The March 14 ‘status’ on my 20-year-old daughter’s Facebook page said it all:
“Got a shout out from a prof for being a very “clear and confident speaker and presenter.” Second one this year. All those years of hating 4-H speaking competitions are finally paying off!”
Reading that took me back a decade to the time I was confronted with a defiant 10-year-old who saw no value at all in standing up in front of a bunch of people and opening your mouth — hoping words would come out. Public speaking had nothing to do with riding horses, which is why we got involved with 4-H in the first place, or rather, why she got involved in 4-H.
What would she speak about? My suggestions met with disdain. She couldn’t do it. She wouldn’t do it. “I am NOT doing a speech!” she said.
“Fine!” I replied, tired of trying to explain why she’d be grateful for the experience one day, tired of reminding her I felt exactly the same way about 4-H speeches when I was her age — and just plain tired. “It’s your choice. But no speech, no 4-H; no 4-H, no horse.”
It was one of those parenting moments when you wish you could take back the words as soon as they left your mouth. They hung there like laundry on a hot, humid day and for a moment, it looked like the feisty little carrot top would call my bluff.
“Fine!” she said. She wrote a speech.
For the life of me, I don’t remember what that first speech was about (another parental lapse). But neither does she. I do remember that after that speech, she wrote another, and another.
At first, it was simply about getting the job done. But then, despite what she said, you could see her putting out more effort — wanting to do it well. Over the next six years, she grew to enjoy the challenge of competition, trying to make it to the next level in speeches and her pursuit of riding. She didn’t have a clue how much she was learning in the process.
Anyone who has experienced 4-H as a member, parent, leader — or, as is often the case, all three — can identify with this story. Each year, the young speakers traipse to the front of the room and work their way through what seems like an excruciatingly long few minutes. Their relieved sighs are audible as they plunk back into the safety of a chair amongst their peers.
Each year around this time, those darned project books have to be completed, which of course meant, the “project” is nearing its completion too. Whether it is beef, sewing, equine, cooking, sheep, photography or any one of the dozens of projects youth pursue under the guidance of leaders from their community, they are oblivious to the life lessons those efforts deliver.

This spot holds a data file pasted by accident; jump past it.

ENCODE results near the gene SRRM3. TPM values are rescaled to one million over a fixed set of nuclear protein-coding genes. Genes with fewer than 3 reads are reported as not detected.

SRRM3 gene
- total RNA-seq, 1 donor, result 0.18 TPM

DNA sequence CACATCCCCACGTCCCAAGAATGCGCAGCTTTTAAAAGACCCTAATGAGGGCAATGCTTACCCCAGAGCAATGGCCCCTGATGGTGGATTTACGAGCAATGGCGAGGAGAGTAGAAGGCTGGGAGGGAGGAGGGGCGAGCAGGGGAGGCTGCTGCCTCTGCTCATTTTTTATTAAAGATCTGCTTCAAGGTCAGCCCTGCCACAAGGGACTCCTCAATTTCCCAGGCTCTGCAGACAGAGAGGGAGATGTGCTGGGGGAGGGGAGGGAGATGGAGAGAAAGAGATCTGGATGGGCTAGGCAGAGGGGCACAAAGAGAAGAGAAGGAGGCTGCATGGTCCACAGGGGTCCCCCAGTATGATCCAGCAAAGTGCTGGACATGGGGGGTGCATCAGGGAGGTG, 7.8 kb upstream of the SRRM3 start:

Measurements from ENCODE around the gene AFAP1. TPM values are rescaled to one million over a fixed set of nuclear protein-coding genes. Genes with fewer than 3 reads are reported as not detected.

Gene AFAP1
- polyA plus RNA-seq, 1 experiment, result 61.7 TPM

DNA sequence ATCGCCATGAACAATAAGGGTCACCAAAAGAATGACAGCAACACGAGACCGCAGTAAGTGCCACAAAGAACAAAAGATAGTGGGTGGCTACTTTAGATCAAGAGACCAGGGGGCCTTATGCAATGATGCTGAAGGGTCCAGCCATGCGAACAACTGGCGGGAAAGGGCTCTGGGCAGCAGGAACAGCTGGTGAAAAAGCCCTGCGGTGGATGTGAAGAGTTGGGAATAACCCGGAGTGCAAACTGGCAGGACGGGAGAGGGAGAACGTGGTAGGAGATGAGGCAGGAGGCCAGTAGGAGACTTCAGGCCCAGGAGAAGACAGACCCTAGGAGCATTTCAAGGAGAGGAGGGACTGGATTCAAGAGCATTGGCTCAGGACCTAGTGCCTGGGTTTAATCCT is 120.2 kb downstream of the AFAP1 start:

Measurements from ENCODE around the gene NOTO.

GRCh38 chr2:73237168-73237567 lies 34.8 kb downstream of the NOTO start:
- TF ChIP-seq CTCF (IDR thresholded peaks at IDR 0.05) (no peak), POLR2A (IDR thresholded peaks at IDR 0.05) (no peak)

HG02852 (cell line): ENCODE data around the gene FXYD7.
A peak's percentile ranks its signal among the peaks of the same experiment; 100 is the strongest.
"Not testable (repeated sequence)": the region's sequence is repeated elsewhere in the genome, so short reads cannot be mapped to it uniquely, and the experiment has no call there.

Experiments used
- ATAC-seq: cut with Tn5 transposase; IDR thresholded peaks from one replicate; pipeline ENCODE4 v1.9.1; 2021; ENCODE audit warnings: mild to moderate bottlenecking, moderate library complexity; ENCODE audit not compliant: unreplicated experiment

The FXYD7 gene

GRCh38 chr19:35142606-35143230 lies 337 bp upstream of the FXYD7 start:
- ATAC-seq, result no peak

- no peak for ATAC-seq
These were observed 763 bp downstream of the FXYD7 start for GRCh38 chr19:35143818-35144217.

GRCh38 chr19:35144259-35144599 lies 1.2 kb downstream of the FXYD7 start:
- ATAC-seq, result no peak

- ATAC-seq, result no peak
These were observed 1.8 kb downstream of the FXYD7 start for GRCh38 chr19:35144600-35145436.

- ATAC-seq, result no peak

Projects are about setting goals. Deadlines are about the discipline to work towards those goals. Achievement isn’t about perfection. It is about finishing a task on time and to the best of your ability.
Being a senior member in 4-H is about being a mentor to the juniors. It happens quite naturally. The juniors look up to the seniors and the seniors tend to rise to the challenge. The “club” gives youth an alternative social sphere to school; it’s a place where they feel accepted when other places they might not.
Learning to do by doing, invariably results in mistakes. But mistakes are another opportunity to learn. And you are never done with the learning, because the way to keep life interesting is to continue seeking new challenges.
And if you find yourself bucked off, you dust yourself off, climb back on and keep on riding. What better life lesson can there be?
Thousands of young adults have discovered having 4-H on their resumé means something to a prospective employer, not because it is some kind of status symbol like an Ivy-league education. It is because it means they are “doers” who aren’t afraid to tackle something new for fear they might fail. It means they might not like talking in front of the group, but they can get the job done.
It is because they have been exposed to ethics beyond the “I’m only in it for me” psyche through the head-heart-health-hands 4-H pledge.
The fact that these ideals have been part of a youth development program in rural Canada for a century is truly something to celebrate.
But as the 4-H community enjoys these celebrations, it’s also important to look to the future.
The rural population, the core base of membership, continues to decline. Efforts to reach out to urban youth are underway and need to be aggressively pursued. Many youth today risk becoming disengaged from the real world, finding it easier instead to connect through the virtual reality of social media.
The hands-on, face-to-face value 4-H delivers to our youth is more relevant than ever. May it continue to find new ways to be part of their lives.